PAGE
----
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L.A. Zine Fest Embraces Community And DIY Spirit

Emily Mae Czachor |
February 16, 2015 | 6:40 p.m. PST

Senior Culture Editor

Donna Letterese explains the "punny" nature of her zines to a father and daughter. (Emily Mae Czachor/Neon Tommy)
Donna Letterese explains the "punny" nature of her zines to a father and daughter. (Emily Mae Czachor/Neon Tommy)
Sunday, two hundred "zinesters" packed into the community center on San Fernando Road to exhibit their original zines, comics and literary anthologies for the fourth annual L.A. Zine Fest.

The festival also featured a series of informative workshops by DIY veterans who shared their expertise on a variety of topics, including zine-making and managing a DIY music venue. The event saw an explosive turnout of attendees: more than 1,000 dedicated fans came to shop and explore.  

Although the actual content of zines varies and has changed since their sci-fi roots in the ‘30s, zines are most recognized for their integral role in both the '70s punk rock scene and the '90s feminist riot grrrl movement.

L.A. Zine Fest proved that zines are a perpetually evolving art form. The rise of the Internet Age propelled zine culture from its origins as an underground subculture onto a more widespread platform.

“A huge part of this community is the accessibility,” said Simon Sotelo, one of the co-founders and organizers of L.A. Zine Fest. “Being able to share without excluding those who can't afford to buy into it.” This tangible sense of kinship was evident at the festival, where vendors embraced one another as if they were old friends, and attendees expressed legitimate interest in artists’ inspiration for their products. Artists shared their creativity simply for the sake of sharing; multiple vendors crowded the entryway handing out multicolored booklets with the words “FREE POEMS” scrawled across the covers.

But it seems that the heart of the initiative lies in its enthusiastic fan base. Donna Letterese, the creator of the zine/comix collective, Draw D.V.L. Productions, cited the vibrant crowd as her primary reason for returning to L.A. Zine Fest as a third-time vendor. “It’s a really, really fun event,” she said, beaming. “There are great creators here. Everyone’s really nice. The fans are really supportive.” Letterese experienced such support firsthand throughout the afternoon, when fans not only eagerly emptied their change purses (in the spirit of DIY, most zines only cost a few dollars) to buy her zines, which she described as a mixture of “punny, silly and colorful, to more serious, intense, and black-and-white,” but also lavished her with compliments on the boldness of her personal aesthetic. Letteresse’s hot pink sweater, chunky turquoise necklaces and shoulder-length dangling earrings certainly lent themselves to her cartoonist persona.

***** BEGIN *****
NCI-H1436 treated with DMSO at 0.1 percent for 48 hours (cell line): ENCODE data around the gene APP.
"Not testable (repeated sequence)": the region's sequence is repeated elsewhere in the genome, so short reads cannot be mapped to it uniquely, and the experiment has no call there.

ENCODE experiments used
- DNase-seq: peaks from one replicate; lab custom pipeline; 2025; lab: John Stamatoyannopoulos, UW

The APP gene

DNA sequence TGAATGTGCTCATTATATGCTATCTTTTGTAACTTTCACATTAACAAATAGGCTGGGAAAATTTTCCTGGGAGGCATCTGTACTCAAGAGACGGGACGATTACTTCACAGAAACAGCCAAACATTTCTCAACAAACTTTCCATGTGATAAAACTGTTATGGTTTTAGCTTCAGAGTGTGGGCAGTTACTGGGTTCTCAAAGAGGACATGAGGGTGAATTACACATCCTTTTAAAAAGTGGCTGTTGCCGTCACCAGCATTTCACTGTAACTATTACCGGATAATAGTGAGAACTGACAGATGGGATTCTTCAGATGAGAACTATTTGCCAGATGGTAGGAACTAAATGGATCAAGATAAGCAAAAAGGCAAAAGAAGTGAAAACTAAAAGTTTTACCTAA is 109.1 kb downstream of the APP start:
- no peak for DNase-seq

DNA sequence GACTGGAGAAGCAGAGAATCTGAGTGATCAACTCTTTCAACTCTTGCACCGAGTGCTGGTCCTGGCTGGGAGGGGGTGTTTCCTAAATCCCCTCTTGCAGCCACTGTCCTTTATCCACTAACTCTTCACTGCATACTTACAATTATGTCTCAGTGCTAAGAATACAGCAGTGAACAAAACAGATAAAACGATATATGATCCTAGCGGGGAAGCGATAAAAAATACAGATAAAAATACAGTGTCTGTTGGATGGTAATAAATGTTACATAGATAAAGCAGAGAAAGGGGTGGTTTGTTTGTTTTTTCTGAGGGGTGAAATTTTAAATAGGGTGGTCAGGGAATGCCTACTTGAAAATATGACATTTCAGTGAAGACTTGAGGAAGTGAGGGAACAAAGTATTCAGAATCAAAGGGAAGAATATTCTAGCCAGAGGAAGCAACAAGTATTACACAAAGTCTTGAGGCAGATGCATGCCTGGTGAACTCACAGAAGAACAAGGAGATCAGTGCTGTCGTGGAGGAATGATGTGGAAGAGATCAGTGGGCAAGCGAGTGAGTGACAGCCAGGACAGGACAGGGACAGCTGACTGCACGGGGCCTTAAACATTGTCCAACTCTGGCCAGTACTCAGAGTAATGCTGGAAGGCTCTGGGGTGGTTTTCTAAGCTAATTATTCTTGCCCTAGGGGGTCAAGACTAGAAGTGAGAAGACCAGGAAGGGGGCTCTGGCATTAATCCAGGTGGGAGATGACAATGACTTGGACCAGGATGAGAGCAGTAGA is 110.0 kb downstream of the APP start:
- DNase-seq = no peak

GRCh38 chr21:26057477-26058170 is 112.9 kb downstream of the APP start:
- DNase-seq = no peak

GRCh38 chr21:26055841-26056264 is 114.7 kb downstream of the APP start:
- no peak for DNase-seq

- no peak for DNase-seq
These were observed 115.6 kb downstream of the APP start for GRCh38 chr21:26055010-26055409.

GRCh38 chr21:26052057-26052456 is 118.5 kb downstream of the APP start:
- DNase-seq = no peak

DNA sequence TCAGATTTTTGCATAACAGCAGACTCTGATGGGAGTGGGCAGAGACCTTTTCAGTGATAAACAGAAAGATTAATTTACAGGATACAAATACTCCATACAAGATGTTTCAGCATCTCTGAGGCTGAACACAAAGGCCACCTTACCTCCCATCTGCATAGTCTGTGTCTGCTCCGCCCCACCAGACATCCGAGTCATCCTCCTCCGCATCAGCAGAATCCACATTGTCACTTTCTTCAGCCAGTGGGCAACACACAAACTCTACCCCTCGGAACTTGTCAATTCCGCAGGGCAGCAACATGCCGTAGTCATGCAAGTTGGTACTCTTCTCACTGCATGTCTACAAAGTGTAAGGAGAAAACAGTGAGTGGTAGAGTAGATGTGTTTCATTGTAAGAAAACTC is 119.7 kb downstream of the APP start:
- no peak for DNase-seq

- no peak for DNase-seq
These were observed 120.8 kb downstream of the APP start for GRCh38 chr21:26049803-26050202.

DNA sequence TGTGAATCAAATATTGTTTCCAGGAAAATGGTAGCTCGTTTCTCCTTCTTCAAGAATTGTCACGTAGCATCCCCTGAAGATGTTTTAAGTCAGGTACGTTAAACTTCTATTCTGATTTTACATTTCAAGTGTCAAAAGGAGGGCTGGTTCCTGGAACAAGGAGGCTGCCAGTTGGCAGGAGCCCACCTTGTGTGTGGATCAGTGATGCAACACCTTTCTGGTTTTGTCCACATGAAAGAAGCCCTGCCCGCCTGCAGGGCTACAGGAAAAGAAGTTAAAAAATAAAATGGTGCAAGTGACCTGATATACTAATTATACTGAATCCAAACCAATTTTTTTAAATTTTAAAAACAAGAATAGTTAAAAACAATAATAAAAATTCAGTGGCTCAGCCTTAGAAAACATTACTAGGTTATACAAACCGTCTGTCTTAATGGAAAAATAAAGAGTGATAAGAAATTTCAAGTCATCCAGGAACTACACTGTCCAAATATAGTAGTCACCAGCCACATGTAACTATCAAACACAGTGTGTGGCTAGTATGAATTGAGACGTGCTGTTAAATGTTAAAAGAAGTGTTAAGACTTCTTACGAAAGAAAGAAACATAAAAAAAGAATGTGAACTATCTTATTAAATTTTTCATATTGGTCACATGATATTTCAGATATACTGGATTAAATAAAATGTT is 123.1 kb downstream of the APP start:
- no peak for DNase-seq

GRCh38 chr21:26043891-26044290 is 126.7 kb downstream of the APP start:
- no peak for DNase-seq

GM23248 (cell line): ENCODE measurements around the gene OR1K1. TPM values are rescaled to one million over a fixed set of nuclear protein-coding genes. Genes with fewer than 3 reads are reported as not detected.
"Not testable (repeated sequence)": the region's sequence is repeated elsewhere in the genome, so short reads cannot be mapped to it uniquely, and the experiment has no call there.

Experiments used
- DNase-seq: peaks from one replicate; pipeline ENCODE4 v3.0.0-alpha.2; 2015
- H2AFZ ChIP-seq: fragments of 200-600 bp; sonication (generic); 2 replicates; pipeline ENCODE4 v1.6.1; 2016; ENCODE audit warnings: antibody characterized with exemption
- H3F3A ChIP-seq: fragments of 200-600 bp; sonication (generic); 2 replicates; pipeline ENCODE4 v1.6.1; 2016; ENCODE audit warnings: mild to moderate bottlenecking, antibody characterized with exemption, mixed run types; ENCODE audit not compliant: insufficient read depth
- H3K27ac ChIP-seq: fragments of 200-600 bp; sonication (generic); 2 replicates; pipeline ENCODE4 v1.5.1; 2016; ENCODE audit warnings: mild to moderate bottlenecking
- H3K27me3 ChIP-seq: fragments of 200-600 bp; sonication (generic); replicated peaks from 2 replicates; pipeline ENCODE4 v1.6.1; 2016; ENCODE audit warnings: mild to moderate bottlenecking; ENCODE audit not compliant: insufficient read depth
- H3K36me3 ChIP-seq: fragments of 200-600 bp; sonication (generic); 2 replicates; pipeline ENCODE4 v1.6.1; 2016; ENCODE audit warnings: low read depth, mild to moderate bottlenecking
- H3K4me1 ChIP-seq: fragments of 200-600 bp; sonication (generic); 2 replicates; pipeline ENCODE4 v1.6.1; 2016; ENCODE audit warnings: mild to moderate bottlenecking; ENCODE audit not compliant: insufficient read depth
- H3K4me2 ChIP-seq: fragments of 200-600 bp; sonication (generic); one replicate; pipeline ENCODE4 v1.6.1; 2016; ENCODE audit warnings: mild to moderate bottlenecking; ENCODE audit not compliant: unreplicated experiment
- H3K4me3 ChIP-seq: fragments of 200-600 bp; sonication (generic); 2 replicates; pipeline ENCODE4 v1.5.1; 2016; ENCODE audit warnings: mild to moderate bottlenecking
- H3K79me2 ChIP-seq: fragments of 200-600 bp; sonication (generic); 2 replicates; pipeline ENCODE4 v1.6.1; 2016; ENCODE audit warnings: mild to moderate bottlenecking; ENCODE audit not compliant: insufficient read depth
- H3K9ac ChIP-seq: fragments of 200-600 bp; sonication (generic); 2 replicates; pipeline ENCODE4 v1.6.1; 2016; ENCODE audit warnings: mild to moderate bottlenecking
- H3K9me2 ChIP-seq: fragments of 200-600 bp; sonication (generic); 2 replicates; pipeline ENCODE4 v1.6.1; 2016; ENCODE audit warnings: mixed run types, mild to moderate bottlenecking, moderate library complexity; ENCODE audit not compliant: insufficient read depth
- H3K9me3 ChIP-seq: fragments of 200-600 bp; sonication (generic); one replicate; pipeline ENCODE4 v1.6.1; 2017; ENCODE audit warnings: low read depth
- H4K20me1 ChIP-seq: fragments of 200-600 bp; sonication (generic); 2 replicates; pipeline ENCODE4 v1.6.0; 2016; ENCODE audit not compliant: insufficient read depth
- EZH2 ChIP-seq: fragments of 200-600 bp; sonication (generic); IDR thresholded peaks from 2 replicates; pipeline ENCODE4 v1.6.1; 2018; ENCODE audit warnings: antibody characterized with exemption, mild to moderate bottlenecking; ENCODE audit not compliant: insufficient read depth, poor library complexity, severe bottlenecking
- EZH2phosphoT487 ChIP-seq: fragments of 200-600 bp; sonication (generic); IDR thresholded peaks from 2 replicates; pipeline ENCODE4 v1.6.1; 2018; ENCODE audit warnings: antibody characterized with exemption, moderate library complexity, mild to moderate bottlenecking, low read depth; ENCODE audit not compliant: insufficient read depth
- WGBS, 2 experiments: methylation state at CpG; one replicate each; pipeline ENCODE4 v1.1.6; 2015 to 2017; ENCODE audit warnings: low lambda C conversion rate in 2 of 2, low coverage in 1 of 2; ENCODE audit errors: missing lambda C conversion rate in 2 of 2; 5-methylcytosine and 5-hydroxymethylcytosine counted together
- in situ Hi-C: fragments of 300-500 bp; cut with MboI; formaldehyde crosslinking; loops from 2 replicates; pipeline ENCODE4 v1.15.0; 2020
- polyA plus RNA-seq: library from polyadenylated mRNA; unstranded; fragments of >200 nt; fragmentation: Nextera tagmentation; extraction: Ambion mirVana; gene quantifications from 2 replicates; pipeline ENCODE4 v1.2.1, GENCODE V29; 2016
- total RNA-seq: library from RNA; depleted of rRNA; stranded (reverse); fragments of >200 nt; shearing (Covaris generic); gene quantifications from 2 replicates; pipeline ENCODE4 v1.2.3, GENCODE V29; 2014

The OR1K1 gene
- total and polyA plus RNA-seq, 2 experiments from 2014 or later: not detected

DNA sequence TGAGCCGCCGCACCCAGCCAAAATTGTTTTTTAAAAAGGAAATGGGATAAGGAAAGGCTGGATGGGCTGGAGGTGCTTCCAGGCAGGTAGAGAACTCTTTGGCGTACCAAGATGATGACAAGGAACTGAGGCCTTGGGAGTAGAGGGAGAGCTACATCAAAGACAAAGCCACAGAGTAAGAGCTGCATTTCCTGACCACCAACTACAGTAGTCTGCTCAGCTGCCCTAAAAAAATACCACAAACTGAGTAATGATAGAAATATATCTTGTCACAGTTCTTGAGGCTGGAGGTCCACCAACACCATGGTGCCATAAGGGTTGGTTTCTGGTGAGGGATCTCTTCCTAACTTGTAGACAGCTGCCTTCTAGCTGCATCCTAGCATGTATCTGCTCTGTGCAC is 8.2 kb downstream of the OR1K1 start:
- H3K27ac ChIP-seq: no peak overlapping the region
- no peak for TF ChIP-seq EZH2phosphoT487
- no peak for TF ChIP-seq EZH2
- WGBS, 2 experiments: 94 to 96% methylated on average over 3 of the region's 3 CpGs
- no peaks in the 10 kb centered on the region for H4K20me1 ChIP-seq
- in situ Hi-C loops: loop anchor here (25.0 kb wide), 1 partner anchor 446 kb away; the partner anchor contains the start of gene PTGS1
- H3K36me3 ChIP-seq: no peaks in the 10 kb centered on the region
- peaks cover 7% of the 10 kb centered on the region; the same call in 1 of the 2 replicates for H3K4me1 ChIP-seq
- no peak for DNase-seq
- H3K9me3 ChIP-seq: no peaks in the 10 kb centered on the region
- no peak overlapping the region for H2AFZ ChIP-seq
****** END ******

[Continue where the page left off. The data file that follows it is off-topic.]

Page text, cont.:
READ MORE: L.A. Podcast Festival Recap: An Intimate Affair

It seems that the appeal of zine culture, in part, rests in its intrinsic autonomy. Jaime Lozano, a San Diego native who contributes to the zine On Again Off Again, began his creative journey as a street artist. He explained that he was initially attracted to zine culture because of the complete independence it offered him. Zines offer Lozano and his co-workers the freedom to create art in their own vision and distribute zines on their personal timetables. “It's about just being able to put out your art and do it by yourself,” said Lozano, “You don’t have to wait for somebody else to do it.”

Virginia Paine, a dual artist and publisher who produces narrative-driven comics for a web-comic called The WHYs, also engages in zine culture as a means of producing content that is not traditionally exhibited in mainstream comics or literature. The web-comic is centered around the lives of queer teens with superpowers – a clever balance between the trope-y, superhero style of comic books and the social activism nature of zines. “Representation is really important to me, and I wanted to do a story that wasn't centered on the characters' queerness,” said Paine. “My purpose with The WHYs is to just to tell a regular, fun, dramatic adventure in which all the characters are queer and get to be bad-asses and have romances like any other story."

Avid fans celebrate the unique way in which zines reject conventional themes of mainstream art and literature; it’s what they come for. One California State University, Northridge student expressed her deep appreciation for the queer presence in zine culture while she and her girlfriend flipped through the pages of Lucid Moose Literature’s feminist activist zine, Like A Girl. On why she attends LA Zine Fest every year: “You’re surrounded by art and crazy zines,” she explained.  “And just really weird stuff that you wouldn’t encounter normally.” her girlfriend agreed. “[Zines] are a great way to express yourself.”

To learn more about the exhibitors at L.A. Zine Fest, visit here.

Contact Senior Culture Editor Emily Mae Czachor here.



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